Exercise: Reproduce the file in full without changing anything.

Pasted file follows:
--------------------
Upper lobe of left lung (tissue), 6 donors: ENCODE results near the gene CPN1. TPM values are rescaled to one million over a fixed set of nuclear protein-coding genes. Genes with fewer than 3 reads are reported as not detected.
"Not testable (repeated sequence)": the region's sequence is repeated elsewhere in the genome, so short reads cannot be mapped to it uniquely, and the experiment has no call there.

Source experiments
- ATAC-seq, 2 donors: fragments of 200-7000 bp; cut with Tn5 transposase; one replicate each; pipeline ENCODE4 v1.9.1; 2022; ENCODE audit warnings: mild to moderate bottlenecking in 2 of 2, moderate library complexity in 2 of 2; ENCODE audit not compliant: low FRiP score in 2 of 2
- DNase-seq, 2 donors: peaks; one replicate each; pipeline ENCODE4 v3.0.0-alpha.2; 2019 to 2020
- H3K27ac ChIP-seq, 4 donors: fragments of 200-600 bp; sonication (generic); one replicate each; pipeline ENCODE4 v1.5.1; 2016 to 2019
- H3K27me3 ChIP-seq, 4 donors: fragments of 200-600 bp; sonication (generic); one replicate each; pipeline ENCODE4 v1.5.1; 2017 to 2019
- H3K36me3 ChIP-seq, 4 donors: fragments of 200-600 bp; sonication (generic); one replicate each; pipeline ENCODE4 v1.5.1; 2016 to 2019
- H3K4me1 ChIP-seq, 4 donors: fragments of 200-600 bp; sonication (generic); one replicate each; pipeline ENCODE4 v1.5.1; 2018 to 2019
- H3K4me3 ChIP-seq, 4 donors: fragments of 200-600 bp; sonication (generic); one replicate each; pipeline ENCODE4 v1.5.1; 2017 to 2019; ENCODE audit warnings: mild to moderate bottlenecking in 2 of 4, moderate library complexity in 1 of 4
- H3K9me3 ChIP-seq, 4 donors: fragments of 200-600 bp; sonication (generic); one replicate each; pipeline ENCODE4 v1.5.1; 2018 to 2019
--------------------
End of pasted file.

Upper lobe of left lung (tissue), 6 donors: ENCODE results near the gene CPN1. TPM values are rescaled to one million over a fixed set of nuclear protein-coding genes. Genes with fewer than 3 reads are reported as not detected.
"Not testable (repeated sequence)": the region's sequence is repeated elsewhere in the genome, so short reads cannot be mapped to it uniquely, and the experiment has no call there.

Source experiments
- ATAC-seq, 2 donors: fragments of 200-7000 bp; cut with Tn5 transposase; one replicate each; pipeline ENCODE4 v1.9.1; 2022; ENCODE audit warnings: mild to moderate bottlenecking in 2 of 2, moderate library complexity in 2 of 2; ENCODE audit not compliant: low FRiP score in 2 of 2
- DNase-seq, 2 donors: peaks; one replicate each; pipeline ENCODE4 v3.0.0-alpha.2; 2019 to 2020
- H3K27ac ChIP-seq, 4 donors: fragments of 200-600 bp; sonication (generic); one replicate each; pipeline ENCODE4 v1.5.1; 2016 to 2019
- H3K27me3 ChIP-seq, 4 donors: fragments of 200-600 bp; sonication (generic); one replicate each; pipeline ENCODE4 v1.5.1; 2017 to 2019
- H3K36me3 ChIP-seq, 4 donors: fragments of 200-600 bp; sonication (generic); one replicate each; pipeline ENCODE4 v1.5.1; 2016 to 2019
- H3K4me1 ChIP-seq, 4 donors: fragments of 200-600 bp; sonication (generic); one replicate each; pipeline ENCODE4 v1.5.1; 2018 to 2019
- H3K4me3 ChIP-seq, 4 donors: fragments of 200-600 bp; sonication (generic); one replicate each; pipeline ENCODE4 v1.5.1; 2017 to 2019; ENCODE audit warnings: mild to moderate bottlenecking in 2 of 4, moderate library complexity in 1 of 4
- H3K9me3 ChIP-seq, 4 donors: fragments of 200-600 bp; sonication (generic); one replicate each; pipeline ENCODE4 v1.5.1; 2018 to 2019